Art & Culture

Kinan Valdez brings Teatro tradition to a new setting

‘La Pastorela’ director talks about re-staging the Christmas play.

The first time Kinan Valdez performed in the El Teatro Campesino production of “La Pastorela,” things did not go well.

“The story goes, I was an angel, four years old, fighting off my older brother Anahuac who was playing a devil,” Kinan said. “At one point during the climactic battle, he hit me and I started crying. I kept fighting through my tears with Anahuac whispering ‘kill me, kill me!’ I finally did and went running off to my mother’s arms.”

Today, as the director of “La Pastorella,” Kinan faces a different challenge: how to stage what was performed in California’s biggest Mission in the small El Teatro Campesino playhouse in San Juan Bautista.

In San Juan, “La Pastorela” started as a puppet show. It then became a street performance with the audience following performers through the city. After that it was staged at the Mission San Juan Bautista, establishing a tradition that lasted 40 years. This year, with technical issues making it impossible to use the church site, the show came home to the Teatro playhouse.

Luis Valdez, founder of El Teatro Campesino, knew he wanted his son Kinan to direct this transitional production. Though Kinan had directed Teatro’s annual Christmas plays before, it has been several years since he has taken one on.

“Kinan is teaching and did not think he could spare the time,” Luis said. “We kept going back and forth and back and forth until he agreed.”

With the play being staged in a more confined space, adaptability was critical.

“The biggest challenge was something that occurred over time: the idea of transposing the Medieval method of doing large religious dramas where Earth, Heaven and Hell existed in close proximity to each other,” Kinan said. “The mission lent itself almost organically to that and the audience has come to expect that kind of arena spectacle.”

After working up some production drawings and design tests with Teatro managing director Christy Sandoval and designer Joe Cardinalli, a decision was made to tear out the stage and seating in the theater and place the action in the center.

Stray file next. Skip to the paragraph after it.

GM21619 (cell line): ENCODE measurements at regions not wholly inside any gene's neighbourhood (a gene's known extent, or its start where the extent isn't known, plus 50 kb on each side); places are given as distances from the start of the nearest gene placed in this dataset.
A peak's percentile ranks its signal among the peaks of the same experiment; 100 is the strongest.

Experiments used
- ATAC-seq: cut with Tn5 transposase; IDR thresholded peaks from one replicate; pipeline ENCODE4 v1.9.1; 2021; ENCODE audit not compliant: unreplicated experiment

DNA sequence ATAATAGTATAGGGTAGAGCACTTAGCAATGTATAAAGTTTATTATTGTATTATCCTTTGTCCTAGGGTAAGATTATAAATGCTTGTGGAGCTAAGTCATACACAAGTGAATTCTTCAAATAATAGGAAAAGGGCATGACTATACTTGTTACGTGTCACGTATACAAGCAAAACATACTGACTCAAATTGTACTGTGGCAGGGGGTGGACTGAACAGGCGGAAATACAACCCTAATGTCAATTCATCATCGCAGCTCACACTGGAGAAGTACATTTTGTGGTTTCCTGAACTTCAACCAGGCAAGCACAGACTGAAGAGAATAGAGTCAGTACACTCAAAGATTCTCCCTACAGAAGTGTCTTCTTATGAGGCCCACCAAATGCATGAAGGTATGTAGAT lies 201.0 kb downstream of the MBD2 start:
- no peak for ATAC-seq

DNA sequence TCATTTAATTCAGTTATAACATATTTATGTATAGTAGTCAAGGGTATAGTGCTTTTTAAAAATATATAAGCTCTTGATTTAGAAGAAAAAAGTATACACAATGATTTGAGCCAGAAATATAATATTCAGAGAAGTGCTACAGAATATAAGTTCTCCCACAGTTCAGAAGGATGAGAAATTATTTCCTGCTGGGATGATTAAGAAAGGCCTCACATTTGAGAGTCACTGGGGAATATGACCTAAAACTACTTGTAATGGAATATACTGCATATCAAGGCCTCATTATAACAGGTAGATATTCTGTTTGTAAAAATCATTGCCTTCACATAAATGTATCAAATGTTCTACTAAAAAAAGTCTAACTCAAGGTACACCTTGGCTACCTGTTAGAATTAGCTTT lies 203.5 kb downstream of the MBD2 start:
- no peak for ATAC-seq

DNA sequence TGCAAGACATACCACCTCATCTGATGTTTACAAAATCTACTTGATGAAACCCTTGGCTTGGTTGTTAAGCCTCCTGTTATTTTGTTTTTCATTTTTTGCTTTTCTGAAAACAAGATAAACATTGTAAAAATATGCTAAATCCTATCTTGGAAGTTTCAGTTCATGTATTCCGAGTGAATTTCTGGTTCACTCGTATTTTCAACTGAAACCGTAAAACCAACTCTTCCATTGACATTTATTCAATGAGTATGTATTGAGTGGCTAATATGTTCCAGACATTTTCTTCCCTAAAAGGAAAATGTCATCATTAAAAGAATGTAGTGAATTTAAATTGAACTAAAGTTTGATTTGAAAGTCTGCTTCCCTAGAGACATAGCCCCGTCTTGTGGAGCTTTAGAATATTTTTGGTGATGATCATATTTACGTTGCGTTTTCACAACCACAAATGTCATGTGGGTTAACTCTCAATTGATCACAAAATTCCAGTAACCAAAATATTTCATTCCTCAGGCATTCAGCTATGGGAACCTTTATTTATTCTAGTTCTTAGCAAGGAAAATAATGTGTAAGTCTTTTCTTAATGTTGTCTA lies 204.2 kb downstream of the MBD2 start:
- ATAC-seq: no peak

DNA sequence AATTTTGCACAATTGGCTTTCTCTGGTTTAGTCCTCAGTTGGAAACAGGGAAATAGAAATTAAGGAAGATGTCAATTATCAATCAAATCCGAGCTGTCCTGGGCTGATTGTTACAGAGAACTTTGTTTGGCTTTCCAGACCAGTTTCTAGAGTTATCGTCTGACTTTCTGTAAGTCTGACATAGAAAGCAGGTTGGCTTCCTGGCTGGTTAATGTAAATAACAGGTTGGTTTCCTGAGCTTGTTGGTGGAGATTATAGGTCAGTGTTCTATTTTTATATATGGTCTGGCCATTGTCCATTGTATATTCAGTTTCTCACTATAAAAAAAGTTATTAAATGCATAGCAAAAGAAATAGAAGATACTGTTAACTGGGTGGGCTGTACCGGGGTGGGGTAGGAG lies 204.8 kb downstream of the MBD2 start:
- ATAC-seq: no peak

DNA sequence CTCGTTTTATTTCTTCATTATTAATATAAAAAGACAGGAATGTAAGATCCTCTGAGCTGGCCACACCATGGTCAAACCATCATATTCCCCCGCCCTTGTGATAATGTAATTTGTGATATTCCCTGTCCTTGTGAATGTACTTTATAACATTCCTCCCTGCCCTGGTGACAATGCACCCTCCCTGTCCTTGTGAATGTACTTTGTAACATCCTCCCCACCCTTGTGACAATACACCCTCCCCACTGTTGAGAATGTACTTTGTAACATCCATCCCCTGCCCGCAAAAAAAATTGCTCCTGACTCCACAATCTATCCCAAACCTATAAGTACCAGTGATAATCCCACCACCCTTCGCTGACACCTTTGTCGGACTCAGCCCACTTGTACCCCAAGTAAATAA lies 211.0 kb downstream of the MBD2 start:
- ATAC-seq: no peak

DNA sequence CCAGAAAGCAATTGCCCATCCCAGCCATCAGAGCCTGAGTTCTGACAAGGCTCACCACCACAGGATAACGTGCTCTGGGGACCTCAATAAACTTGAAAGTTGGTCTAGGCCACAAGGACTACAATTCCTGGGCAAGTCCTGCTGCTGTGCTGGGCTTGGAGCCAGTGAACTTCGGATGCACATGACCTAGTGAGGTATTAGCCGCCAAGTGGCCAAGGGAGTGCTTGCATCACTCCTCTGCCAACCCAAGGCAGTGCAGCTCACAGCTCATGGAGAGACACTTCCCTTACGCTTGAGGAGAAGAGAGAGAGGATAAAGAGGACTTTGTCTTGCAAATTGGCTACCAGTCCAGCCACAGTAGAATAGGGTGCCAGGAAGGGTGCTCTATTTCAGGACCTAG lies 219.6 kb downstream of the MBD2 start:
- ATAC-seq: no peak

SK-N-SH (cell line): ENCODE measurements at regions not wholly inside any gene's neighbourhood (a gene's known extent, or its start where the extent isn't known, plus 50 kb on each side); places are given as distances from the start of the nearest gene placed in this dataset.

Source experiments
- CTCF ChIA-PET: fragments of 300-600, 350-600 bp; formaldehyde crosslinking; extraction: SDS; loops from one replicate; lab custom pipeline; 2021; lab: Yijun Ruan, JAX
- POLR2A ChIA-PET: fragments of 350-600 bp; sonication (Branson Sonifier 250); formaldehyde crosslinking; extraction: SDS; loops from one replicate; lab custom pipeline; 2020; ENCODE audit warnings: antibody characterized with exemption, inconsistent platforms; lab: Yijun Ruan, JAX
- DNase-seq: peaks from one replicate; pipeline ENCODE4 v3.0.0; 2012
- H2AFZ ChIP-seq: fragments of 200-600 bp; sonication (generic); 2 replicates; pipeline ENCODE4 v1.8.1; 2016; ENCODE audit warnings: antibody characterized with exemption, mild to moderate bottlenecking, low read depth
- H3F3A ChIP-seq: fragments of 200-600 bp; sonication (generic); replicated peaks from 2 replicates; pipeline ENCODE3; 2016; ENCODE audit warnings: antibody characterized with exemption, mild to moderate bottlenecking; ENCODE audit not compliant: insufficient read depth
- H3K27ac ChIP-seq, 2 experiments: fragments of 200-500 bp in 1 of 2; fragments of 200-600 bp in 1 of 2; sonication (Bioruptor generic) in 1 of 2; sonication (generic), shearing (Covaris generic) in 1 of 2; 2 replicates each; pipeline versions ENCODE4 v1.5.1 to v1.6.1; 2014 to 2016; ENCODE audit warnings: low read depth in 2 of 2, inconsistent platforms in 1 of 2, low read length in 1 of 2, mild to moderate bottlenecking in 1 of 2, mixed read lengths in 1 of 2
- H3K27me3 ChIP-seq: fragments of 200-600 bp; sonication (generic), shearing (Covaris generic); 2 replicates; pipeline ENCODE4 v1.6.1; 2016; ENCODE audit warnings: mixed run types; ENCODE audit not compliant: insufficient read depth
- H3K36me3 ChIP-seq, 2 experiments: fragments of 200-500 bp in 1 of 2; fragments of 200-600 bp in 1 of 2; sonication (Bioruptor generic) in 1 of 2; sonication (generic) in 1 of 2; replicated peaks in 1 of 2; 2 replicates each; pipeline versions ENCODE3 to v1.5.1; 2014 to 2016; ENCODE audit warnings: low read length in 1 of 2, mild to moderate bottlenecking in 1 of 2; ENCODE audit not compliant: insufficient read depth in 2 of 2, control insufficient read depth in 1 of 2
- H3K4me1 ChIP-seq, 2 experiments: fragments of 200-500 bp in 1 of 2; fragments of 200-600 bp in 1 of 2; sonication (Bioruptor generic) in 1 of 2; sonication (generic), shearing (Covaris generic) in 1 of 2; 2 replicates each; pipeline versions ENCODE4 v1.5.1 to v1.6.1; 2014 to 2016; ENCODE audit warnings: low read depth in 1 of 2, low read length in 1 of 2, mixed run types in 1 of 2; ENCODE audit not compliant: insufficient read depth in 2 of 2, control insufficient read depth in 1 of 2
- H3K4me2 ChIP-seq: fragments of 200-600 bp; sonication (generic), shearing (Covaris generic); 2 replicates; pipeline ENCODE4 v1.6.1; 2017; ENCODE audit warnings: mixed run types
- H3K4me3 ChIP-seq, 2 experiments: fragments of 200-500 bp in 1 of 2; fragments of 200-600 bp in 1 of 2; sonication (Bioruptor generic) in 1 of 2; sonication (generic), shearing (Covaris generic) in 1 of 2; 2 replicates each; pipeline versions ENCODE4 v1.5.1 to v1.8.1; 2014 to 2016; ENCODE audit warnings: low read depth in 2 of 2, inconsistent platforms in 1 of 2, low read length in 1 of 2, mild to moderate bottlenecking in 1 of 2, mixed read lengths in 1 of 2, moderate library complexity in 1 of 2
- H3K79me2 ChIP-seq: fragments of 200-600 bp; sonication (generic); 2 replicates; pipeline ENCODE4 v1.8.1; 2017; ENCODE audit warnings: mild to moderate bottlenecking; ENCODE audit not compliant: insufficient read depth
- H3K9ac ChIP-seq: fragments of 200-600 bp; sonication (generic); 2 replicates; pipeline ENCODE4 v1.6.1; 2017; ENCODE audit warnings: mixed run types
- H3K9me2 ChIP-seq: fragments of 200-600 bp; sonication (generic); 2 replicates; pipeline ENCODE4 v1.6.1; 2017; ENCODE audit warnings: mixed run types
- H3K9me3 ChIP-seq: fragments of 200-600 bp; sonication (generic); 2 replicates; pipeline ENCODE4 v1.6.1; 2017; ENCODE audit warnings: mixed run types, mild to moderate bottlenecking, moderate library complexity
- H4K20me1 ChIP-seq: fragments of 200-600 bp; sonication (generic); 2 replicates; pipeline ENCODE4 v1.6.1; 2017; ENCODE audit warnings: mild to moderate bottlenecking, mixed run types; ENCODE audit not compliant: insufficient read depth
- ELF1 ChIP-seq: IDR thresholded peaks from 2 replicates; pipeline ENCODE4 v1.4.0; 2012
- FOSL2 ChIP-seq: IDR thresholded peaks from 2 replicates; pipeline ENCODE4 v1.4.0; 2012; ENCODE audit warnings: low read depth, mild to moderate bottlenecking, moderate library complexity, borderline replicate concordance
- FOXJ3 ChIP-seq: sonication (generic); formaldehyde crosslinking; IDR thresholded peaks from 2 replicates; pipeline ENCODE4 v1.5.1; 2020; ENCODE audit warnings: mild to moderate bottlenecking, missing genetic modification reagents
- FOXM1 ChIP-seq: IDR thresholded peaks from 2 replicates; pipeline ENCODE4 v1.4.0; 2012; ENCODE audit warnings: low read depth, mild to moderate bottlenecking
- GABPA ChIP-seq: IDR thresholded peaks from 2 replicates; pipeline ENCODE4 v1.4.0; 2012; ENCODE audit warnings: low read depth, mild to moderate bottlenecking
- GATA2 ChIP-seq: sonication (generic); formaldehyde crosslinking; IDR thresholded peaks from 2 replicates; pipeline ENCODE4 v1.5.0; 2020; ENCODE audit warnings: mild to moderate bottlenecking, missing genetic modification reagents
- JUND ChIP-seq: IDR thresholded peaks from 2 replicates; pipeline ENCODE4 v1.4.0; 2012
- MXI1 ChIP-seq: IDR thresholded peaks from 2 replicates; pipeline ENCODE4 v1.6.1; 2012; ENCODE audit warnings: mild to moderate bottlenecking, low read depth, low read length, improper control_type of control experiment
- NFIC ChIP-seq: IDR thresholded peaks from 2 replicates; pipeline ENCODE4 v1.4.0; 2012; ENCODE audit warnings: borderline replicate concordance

“We decided to fully lean into the in-the-round experience,” Kinan said.

With the audience surrounding the stage in all four corners of the playhouse, the performers themselves need to adapt.

“There is a collective memory within the actors and technicians of how the play was performed in the mission,” Kinan said. “We have to constantly remind ourselves that the audience is no longer two opposing sets of seats looking at the stage in the center, but four sets in the corners. We have been making minor modifications because the songs and the journeys in the play were timed to fit the size of the mission.”

Kinan watches the actors from every part of the playhouse, gauging the sightlines and reminding performers to keep moving so everyone in the audience can relate to the action onstage. Sometimes this ends with him jumping up onto the stage and acting a part out so the performer can understand what Kinan has seen from various vantage points. Nothing escapes his notice. If the devils are forgetting their predatory animal nature, he will call out “use your jaguar legs!” to remind them to be loose and always on the move. In another scene involving a large cross, Kinan reminds the actors that since the play is set just before the birth of Christ, none of the characters would understand the significance of the symbol.

With his long experience of living with the play, Kinan often stops to discuss a certain point of action or dialogue in the context of past Teatro productions and the 500-year history of traditional pageants in Mexico. There is a strong sense of connection to the past. But even as memories of what went before are evoked, the theater is being rebuilt, the play is being revised, the entrances and exits are being planned, and the sets are being created. Standing in the middle of it all, Kinan manages the tradition and at the same time is a living embodiment of that tradition.

Over time, El Teatro Campesino’s annual Christmas plays have become not just cultural treasures for San Juan Bautista, but cultural institutions for the wider region.

“It was not something we originally envisioned, but it is something that grew over time and that we have honored,” Kinan said. “I can’t imagine the Christmas season without these plays. They are a part of my life.”

Luis said he feels fortunate that his son is directing this time around.

“He brings his energy and his expertise. He is an outgrowth of Teatro, the fruit of my loins, literally. I have every respect for him as an innovative director. He understands what the challenges are and will make it work.”


Performances of “La Pastorela” begin Dec. 6 and will continue on Fridays, Saturdays, and Sundays through Dec. 22. Seating is limited. Tickets are available at


Other related BenitoLink articles:

Daniel Valdez: A Teatro Campesino Life



Robert Eliason

I got my start as a photographer when my dad stuck a camera in my hand on the evening of my First Grade Open House. He taught me to observe, empathize, then finally compose the shot.  The editors at BenitoLink first approached me as a photographer. They were the ones to encourage me to write stories about things that interest me, turning me into a reporter as well.  BenitoLink is a great creative family that cares deeply about the San Benito community and I have been pleased to be a part of it.